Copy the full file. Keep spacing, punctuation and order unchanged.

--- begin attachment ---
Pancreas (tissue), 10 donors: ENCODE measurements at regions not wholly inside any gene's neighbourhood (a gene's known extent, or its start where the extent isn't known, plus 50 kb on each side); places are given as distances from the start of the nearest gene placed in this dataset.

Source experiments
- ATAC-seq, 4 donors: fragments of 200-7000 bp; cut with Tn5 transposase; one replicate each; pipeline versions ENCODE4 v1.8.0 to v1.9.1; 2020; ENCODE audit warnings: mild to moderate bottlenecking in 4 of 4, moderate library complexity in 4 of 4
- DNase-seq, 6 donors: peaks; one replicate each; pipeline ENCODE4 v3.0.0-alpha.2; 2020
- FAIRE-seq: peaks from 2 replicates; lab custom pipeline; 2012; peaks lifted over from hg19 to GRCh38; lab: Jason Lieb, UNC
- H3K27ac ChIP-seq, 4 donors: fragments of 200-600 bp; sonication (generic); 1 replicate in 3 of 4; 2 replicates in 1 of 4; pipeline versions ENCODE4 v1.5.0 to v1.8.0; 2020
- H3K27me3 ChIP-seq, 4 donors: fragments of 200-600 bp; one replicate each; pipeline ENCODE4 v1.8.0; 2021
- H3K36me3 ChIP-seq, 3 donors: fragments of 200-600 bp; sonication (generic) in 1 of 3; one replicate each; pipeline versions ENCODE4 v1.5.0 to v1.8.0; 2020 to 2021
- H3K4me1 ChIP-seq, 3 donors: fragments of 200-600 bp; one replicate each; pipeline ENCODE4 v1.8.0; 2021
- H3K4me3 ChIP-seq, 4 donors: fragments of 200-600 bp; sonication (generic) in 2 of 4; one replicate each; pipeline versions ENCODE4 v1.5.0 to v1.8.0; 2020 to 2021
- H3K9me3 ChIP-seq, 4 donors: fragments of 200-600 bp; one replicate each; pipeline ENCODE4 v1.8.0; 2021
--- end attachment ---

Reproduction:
Pancreas (tissue), 10 donors: ENCODE measurements at regions not wholly inside any gene's neighbourhood (a gene's known extent, or its start where the extent isn't known, plus 50 kb on each side); places are given as distances from the start of the nearest gene placed in this dataset.

Source experiments
- ATAC-seq, 4 donors: fragments of 200-7000 bp; cut with Tn5 transposase; one replicate each; pipeline versions ENCODE4 v1.8.0 to v1.9.1; 2020; ENCODE audit warnings: mild to moderate bottlenecking in 4 of 4, moderate library complexity in 4 of 4
- DNase-seq, 6 donors: peaks; one replicate each; pipeline ENCODE4 v3.0.0-alpha.2; 2020
- FAIRE-seq: peaks from 2 replicates; lab custom pipeline; 2012; peaks lifted over from hg19 to GRCh38; lab: Jason Lieb, UNC
- H3K27ac ChIP-seq, 4 donors: fragments of 200-600 bp; sonication (generic); 1 replicate in 3 of 4; 2 replicates in 1 of 4; pipeline versions ENCODE4 v1.5.0 to v1.8.0; 2020
- H3K27me3 ChIP-seq, 4 donors: fragments of 200-600 bp; one replicate each; pipeline ENCODE4 v1.8.0; 2021
- H3K36me3 ChIP-seq, 3 donors: fragments of 200-600 bp; sonication (generic) in 1 of 3; one replicate each; pipeline versions ENCODE4 v1.5.0 to v1.8.0; 2020 to 2021
- H3K4me1 ChIP-seq, 3 donors: fragments of 200-600 bp; one replicate each; pipeline ENCODE4 v1.8.0; 2021
- H3K4me3 ChIP-seq, 4 donors: fragments of 200-600 bp; sonication (generic) in 2 of 4; one replicate each; pipeline versions ENCODE4 v1.5.0 to v1.8.0; 2020 to 2021
- H3K9me3 ChIP-seq, 4 donors: fragments of 200-600 bp; one replicate each; pipeline ENCODE4 v1.8.0; 2021